Published in the Lincoln Journal Star
By: Ken Winston
Public power is a good thing, and the Lincoln Electric System (LES) does a good job, with low electric rates and reliable service. LES’s investments in renewable energy save money for its customer-owners while benefiting the environment.
On the other hand, LES needs its customer-owners to be engaged if it is to live up to its mission statement — being “a progressive leader, partnering with the community to maximize energy value and quality of life in an environmentally responsible manner” — and every public entity should be open to improvement. There is a public hearing on LES’ budget and rates this Thursday at the LES Service Center, 2620 Fairfield St. I encourage people to come out to learn about LES’ proposed budget and make comments.
My concern: LES’ proposal to cut the funding for its successful Sustainable Energy Program (SEP) in half. SEP provides funds for energy efficiency improvements for homes and businesses. I understand why LES is proposing this reduction, since demand for the program is down. However, the need is not.
We are facing two major challenges that need attention now: climate change and increasing levels of poverty in our community. The negative impacts of climate change are well documented and so extensive they deserve a column of their own.
The 2017 Lincoln Vital Signs report found that the number of people in poverty in Lincoln had increased by 45 percent in the previous decade. Fortunately, renewable energy and energy efficiency provide cost-effective methods of mitigating the impacts of climate change, and we live in a strong community with many resources that can be used to assist people living in poverty.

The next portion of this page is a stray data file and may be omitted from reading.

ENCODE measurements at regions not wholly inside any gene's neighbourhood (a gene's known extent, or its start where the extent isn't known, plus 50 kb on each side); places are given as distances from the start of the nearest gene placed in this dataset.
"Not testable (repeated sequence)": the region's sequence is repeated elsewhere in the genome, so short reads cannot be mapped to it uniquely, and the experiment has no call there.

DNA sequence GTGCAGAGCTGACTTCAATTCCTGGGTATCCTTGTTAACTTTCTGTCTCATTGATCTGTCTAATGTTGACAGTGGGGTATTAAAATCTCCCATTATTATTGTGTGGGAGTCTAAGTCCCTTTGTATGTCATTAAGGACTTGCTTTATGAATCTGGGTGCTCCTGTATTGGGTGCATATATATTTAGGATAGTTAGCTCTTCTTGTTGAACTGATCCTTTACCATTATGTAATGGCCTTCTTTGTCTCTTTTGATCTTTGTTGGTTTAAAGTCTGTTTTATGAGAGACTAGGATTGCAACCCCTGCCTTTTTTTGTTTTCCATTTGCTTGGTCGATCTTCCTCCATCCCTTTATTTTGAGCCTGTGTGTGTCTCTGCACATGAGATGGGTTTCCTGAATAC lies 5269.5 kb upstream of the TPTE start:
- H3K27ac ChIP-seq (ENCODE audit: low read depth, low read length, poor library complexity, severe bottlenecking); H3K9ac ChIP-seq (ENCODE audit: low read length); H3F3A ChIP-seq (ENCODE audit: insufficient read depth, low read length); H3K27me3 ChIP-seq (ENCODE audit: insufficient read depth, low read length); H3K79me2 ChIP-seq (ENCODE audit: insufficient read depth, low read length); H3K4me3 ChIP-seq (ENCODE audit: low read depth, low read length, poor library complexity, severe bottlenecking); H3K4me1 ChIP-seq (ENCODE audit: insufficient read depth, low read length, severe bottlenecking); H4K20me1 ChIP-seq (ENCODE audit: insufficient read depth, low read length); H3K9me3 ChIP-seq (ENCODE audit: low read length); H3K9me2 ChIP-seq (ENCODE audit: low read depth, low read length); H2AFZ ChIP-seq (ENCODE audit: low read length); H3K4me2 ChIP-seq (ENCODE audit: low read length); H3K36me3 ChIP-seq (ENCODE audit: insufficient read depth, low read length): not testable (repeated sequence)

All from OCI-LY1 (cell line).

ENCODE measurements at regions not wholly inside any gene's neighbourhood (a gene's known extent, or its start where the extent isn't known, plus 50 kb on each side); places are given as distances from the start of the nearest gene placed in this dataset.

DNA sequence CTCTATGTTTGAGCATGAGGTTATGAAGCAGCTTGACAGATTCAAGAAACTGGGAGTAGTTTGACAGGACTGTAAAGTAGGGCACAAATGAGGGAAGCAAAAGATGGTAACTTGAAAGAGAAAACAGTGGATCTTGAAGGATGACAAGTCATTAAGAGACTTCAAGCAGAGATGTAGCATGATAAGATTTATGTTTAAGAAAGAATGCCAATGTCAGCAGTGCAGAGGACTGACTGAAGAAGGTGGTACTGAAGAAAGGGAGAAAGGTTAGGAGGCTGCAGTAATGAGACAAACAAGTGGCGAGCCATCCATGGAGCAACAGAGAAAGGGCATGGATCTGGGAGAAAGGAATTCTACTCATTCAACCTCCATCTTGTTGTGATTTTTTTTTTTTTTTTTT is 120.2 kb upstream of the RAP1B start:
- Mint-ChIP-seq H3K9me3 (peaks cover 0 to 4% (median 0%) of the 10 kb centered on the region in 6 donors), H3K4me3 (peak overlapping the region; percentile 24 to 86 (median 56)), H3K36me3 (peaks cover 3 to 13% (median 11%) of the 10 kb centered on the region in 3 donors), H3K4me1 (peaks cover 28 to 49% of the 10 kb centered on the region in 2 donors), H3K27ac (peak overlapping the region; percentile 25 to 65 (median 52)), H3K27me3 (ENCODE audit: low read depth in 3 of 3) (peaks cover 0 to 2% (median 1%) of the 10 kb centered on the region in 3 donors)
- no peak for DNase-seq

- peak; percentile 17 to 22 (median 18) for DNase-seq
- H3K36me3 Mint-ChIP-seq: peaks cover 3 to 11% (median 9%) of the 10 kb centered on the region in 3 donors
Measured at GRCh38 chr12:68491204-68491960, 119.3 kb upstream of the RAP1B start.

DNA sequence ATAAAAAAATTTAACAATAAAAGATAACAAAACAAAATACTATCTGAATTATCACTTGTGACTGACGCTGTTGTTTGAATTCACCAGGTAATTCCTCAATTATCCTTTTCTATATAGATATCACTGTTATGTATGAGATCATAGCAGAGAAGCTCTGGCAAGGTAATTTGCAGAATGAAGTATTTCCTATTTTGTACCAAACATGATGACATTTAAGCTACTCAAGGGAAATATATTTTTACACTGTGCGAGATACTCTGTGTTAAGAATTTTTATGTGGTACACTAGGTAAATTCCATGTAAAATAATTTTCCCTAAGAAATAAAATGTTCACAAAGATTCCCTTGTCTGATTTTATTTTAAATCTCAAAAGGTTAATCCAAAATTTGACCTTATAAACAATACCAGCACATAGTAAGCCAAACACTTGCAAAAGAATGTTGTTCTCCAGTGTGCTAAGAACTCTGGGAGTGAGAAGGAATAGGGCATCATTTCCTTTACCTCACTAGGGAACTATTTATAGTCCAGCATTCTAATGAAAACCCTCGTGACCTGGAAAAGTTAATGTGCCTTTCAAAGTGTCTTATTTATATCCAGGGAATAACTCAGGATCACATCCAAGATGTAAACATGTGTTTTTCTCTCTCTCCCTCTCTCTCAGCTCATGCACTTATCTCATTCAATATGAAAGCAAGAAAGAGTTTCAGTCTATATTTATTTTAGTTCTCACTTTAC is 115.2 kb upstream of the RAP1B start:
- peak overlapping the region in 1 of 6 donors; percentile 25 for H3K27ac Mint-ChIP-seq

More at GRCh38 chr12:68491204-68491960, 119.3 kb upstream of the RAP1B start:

Energy use in heating and cooling buildings is a major contributor to greenhouse gas emissions that accelerate climate change. The Rocky Mountain Institute has found that increasing building energy efficiency is a key component in reducing greenhouse gas emissions. Programs like SEP are an important tool in this effort.
Instead of cutting the funding for the SEP program, LES could develop a energy-efficiency assistance program for low-income households. Community Action administers a program like this, but they have a waiting list of eligible clients — and some people are unable to use their program due to regulatory limitations.
LES has considered creating an energy-efficiency program to assist low income residents. They have dedicated staff that can make use of best practices from other programs across the country to make it successful.
Increasing energy efficiency provides benefits for all concerned. Lower bills and healthier homes provide immediate benefits to the individuals involved, many of whom are elderly or families with small children. Energy-efficiency projects provide jobs that cannot be outsourced and help local businesses. And helping reduce people’s energy bills means fewer disconnects for the utility, fewer bills that go unpaid and fewer costs that must be covered by other customers.
My Christian faith says that we have a moral obligation to stand up for those in need in our community, the “least of these” among us. Maintaining funding from the SEP program would provide help for more people in need while simultaneously helping mitigate the impacts of climate change.
Finally, I am concerned about whether the public has been fully engaged in this process. LES does many good things and it would benefit both LES and its customer-owners to hear from each other. The SEP program is an important resource for the community and deserves to be maintained. Let’s work together to help LES better represent all of Lincoln’s residents and its needs and values.
Ken Winston is the Outreach and Policy Director of Nebraska Interfaith Power & Light, a nonpartisan interfaith organization dedicated to bringing diverse faith messages to address climate change and care of creation.